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Sharon Marsh-Wyly

08/04/06  Compromises are never satisfactory solutions.

You know me -- Ms. Black and White who can't see gray.  There's right and wrong, and two wrongs don't make a right, etc., etc., etc.

I am very disappointed that Sharon and Vic Wyly sold the shack, but I'm glad they got out of it somewhat financially intact.

Both sides say they won house fight;
E. Dallas: Teardown right upheld; Swiss Avenue area home sold instead

Thursday, August 3, 2006 by DAVID FLICK / The Dallas Morning News
   The long, tangled and often bitter fight over a 90-year-old East Dallas house ended Wednesday with both sides declaring victory ? and not a little relief.
   Under an agreement ending litigation over the house, the owners agreed to sell the property ? in the Swiss Avenue Historic District ? for an unannounced sum to Tracey Venegas, who specializes in rehabilitating old homes.
   Preservation Dallas, a nonprofit group devoted to historic restoration, would then obtain a loan enabling Ms. Venegas to begin work to save the house in the 6000 block of Bryan Parkway.
"Thank God it's over," said Dwayne Jones, executive director of Preservation Dallas. "This is a statement that we are going to fight to protect historic structures in the city."
Sharon Marsh-Wyly, speaking for Marsh-Wyly Holdings, which owns the green Craftsman-style house, said she was happy with the outcome. The company, owned by her husband, Vic Wyly, had fought to get permission to demolish the house, a position upheld in a court decision last month.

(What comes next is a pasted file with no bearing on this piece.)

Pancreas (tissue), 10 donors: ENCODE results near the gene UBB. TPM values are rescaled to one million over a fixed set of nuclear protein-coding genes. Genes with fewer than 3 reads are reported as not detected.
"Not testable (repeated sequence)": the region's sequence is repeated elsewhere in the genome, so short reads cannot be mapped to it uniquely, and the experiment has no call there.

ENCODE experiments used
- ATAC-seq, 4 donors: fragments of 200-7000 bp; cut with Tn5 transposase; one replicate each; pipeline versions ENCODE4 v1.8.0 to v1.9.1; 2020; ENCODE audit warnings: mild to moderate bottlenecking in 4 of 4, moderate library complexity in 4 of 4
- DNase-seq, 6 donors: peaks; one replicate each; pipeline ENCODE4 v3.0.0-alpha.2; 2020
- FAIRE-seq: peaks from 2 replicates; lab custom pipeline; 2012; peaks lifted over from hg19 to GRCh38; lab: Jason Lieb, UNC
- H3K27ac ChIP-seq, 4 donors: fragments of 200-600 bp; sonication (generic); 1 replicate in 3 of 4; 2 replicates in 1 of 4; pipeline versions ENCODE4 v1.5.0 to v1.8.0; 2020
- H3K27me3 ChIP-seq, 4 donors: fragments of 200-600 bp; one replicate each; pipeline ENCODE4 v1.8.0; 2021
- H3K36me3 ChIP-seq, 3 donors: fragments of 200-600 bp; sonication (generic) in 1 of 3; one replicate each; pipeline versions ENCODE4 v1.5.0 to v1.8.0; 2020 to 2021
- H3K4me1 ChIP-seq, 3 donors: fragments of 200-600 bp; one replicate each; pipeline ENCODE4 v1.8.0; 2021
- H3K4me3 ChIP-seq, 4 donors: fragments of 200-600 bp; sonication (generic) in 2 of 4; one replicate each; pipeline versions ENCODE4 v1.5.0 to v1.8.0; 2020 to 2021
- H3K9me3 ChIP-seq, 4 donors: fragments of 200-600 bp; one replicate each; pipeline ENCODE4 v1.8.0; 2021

"We've proved you could stand up for your rights and win. That's the best feeling in the world," she said.
   Still, she added, "We're relieved to be out from under a huge emotional and financial burden."
...  The house has been the subject of controversy since 2003, when the Wylys obtained permission to demolish it and replace it with a new structure.
... in early 2004, preservationist neighbors parked their cars in front of the house to block bulldozers sent to demolish it.
... Some neighbors wanted the house preserved, while others thought the structure was too badly deteriorated and should be demolished. At various times over the past three years, judges, city departments and preservation boards agreed and then disagreed.
... The house was built about 1915 by Thomas and Kate Baldwin.
... Steve Whitcraft, president of Preservation Dallas, called the litigation over the house "among the most contentious issues in our organization's history."
... Mr. Whitcraft said that as a result of the controversy, his organization would solicit donations to create a revolving loan fund to purchase and rehabilitate historic properties.
... Ms. Marsh-Wyly said the couple continued the three-year fight despite the mounting costs because they were angered by what they said was "character assassination" by the preservationists. She said the ruling last month exonerated their reputation.